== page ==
Wednesday, 31 December 2008

Madagascar 2: Escape 2 Africa

We took our next door neighbours to see this, and it was fairly funny I have to admit. I like the penguins. However, it had even less plot than the first one, and I didn't think it was as good. It was completely ridiculous in parts, but apart from two bits, I think it got away with it. The first was when Alex bobbed across the sea in a crate, travelling from Africa to New York. The main reason I hated this little bit of ridiculously far-fetched nonsense was because it was entirely unnecessary to the plot. It would've worked just as well to have Alex shipped across, maybe even better. The other bit was the fish. Now, I'm sorry, but just one fish? And it surviving out of water for so long? No, just didn't work. The shark did, because the shark was funny. But not the fish. Anyway, it was quite amusing in parts. Worth watching the first first though.


This is the first book in Chris Ryan's Alpha Force series, which sadly seems to have ended now, as I don't think the Code Red series is anywhere near as good. It's very well written, and quite exciting. A group of teenagers are on what should be a fantastic holiday, working on a sailing boat in the Indonesian Archipalago. However, the five teenagers on A-watch do not get on at all. After angering their watch leader once too often, they end up sitting in a tender and then fall asleep. While they're sleeping, the rope connecting them to the boat snaps and they go floating off. They have to work together to survive. There's a section with survival tips at the end, and it's really pretty interesting. It's worth reading this one first, before any of the others in the series, but after that I think they can be read in pretty much any order. It's not absolutely essential to read this first, but it does set the scene and give you an idea of how Alpha Force first got together.

Sky Hunters: Anarchy's Reign

I just happened to pick this one up from the library, because it looked kind of interesting. A top secret special forces battalion, X-bat, ends up fighting a group of anarchists determined to destroy Los Angeles and kill the president of the US, along with a bunch of other dignitaries/foreign heads of state from the worlds wealthiest countries. It was very exciting and interesting, up to the last chapter or so which I thought really let the book down. It was too confusing and random, and it took me a while to work out what was supposed to be going on with that bit. Didn't like the ending at all. If it had finished about a chapter sooner than it did, it would've been great. Still, apart from the disappointing ending, which really didn't make a whole lot of sense at all, it was a very good book and well worth reading. Shall have to try and find the first two in the series.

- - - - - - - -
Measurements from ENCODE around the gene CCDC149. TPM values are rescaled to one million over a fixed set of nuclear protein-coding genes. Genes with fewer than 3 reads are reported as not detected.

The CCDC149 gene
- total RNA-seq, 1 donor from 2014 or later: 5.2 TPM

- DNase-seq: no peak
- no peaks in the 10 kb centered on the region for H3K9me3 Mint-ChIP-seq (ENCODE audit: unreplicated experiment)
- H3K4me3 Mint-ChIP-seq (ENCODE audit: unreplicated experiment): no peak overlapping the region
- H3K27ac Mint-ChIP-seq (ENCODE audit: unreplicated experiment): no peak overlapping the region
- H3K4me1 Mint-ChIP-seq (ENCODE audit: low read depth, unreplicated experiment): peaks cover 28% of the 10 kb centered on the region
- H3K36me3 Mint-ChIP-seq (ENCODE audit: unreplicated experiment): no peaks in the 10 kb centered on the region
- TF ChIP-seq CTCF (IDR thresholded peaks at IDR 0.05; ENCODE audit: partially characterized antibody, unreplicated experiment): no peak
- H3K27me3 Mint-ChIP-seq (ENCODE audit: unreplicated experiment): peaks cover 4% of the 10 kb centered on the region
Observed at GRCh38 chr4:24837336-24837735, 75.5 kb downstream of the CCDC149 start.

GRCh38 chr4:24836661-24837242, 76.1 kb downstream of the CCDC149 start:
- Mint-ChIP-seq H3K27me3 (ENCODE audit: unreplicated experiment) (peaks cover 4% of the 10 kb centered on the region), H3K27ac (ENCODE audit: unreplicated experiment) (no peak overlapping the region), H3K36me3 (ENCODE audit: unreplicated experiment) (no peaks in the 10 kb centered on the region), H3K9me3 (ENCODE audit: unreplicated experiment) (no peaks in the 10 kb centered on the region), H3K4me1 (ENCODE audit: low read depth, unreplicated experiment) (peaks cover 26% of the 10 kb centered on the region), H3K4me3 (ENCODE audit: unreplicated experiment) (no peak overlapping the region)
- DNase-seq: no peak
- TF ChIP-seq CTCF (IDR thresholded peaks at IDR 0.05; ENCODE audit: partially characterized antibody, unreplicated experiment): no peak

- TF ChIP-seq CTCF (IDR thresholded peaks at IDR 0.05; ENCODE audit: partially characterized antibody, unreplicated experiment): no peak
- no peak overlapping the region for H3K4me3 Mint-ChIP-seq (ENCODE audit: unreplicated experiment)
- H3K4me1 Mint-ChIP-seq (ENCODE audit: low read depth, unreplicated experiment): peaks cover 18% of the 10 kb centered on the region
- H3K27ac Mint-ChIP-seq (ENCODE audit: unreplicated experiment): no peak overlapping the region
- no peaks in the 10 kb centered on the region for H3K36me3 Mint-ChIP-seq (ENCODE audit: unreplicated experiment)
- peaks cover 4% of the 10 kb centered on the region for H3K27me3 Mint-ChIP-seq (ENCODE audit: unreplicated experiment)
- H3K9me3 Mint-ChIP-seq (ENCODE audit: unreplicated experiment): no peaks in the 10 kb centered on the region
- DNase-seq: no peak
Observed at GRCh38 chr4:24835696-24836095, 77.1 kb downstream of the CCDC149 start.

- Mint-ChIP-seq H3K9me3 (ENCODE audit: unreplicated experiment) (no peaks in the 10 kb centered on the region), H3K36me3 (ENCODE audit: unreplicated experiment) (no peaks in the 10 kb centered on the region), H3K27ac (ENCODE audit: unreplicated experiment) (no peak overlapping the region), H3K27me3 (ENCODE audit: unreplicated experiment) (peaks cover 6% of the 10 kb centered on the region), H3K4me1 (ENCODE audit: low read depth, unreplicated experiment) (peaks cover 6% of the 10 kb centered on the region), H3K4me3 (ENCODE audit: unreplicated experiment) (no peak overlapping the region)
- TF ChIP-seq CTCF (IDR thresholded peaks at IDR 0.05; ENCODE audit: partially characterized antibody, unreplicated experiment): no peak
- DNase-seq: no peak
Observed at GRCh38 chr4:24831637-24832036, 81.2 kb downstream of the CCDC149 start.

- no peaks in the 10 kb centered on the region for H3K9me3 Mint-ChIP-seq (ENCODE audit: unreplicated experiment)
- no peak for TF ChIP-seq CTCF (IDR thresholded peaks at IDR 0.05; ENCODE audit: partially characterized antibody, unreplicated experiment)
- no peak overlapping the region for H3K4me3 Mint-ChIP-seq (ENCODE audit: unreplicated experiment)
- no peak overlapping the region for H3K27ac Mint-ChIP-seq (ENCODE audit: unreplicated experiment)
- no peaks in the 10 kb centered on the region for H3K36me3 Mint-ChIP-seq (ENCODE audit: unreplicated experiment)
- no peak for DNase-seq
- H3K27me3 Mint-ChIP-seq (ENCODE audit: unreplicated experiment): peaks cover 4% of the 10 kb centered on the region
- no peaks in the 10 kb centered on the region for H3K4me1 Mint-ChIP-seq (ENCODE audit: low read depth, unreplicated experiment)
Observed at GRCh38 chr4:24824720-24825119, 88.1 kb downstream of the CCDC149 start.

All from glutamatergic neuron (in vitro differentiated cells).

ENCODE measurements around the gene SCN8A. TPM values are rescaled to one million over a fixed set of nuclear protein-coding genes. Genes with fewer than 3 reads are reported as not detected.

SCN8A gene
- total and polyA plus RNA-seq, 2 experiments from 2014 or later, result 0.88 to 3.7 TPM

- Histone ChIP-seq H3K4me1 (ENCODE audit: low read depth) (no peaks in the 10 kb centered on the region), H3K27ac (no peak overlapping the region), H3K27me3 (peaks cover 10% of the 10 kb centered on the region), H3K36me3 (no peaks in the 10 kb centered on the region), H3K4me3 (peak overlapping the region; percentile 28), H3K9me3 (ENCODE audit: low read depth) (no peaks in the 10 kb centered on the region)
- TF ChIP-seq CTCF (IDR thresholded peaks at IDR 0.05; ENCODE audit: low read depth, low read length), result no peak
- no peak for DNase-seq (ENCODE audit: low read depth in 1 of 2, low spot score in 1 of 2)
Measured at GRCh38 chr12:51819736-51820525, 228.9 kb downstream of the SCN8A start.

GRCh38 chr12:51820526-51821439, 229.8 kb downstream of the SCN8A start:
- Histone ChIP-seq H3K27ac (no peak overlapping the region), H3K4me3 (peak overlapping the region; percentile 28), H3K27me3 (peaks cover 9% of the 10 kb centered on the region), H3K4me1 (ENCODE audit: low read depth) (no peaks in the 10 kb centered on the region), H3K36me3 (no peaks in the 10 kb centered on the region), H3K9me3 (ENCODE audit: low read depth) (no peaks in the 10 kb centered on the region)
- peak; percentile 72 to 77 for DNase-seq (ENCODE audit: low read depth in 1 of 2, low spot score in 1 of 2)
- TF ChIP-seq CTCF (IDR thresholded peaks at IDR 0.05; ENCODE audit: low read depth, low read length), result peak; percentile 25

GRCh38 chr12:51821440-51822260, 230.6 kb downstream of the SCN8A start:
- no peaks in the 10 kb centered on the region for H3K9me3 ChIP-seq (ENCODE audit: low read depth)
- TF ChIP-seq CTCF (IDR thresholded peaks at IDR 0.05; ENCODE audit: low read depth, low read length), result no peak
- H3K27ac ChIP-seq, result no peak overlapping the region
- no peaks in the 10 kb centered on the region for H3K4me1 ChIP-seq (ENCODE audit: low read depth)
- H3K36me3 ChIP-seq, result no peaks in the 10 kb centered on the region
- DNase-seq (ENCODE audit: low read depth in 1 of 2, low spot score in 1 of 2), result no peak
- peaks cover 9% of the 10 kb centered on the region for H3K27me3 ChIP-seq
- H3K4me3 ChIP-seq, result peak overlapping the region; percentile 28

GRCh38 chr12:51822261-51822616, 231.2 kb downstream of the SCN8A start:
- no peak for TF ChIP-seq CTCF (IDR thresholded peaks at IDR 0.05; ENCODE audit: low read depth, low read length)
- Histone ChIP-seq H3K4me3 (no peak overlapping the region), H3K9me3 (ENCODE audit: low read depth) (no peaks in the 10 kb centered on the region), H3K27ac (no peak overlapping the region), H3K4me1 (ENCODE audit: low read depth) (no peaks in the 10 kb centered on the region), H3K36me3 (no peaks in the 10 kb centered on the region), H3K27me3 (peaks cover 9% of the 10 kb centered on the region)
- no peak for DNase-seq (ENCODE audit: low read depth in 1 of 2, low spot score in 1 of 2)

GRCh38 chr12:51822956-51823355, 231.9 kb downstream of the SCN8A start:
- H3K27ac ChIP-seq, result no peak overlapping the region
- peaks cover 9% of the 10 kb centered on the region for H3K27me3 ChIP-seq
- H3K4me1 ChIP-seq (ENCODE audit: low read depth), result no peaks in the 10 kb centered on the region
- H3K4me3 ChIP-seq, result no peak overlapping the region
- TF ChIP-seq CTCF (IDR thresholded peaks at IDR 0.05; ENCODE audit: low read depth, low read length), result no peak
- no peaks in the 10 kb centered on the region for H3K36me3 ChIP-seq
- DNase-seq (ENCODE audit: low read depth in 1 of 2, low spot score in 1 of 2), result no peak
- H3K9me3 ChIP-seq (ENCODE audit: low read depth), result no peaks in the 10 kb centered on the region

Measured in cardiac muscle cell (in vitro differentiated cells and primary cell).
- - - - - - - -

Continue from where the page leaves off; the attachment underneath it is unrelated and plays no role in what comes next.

Tuesday, 30 December 2008

By Royal Command

It's the fifth of the Young Bond books, and the last featuring James at Eton. I don't know whether I want it to end there or not. It was certainly a very good book, although it's worth reading the others first. It rounded off the series very nicely and it had a more complicated and intriguing plot than any of the others. I half want there to be more, but after that, they'd have to be wildly complex to retain the interest that one has created. It kind of explains James Bond's behaviour in some of the adult books too, the way he's so casual with women, and I know that's going to influence how I think of him in the 'adult' books. Definitely worth getting. And some nice big twists, especially near the end. All I'll say is that it's not quite what you think...

Monday, 29 December 2008

Happy Endings

Oh yeh, here's the next part of Happy Endings, in case you're interested. If not, well, it's here whether you want it or not. :D

Chapter 2 (Shadow)

I distrusted him the moment I saw him. He was red-faced, red-haired and overweight, and the sprawling, ranch-style mansion was newly built. He was most likely one of those people who’d got rich off the War while the best of all humanity was butchered. On the ground or above it, it makes no difference once you’re dead. People think of being a war pilot as being more glamorous, more noble, but it wasn’t. I’ve shot at men on the ground, and I shot men in the air, and they’re all equally dead. On the other hand, being a spy is an evil profession. Supposedly. I was a spy once, when I was young and carefree and had no idea how to fly a plane. Both were equally hard work, equally dangerous and meant killing people.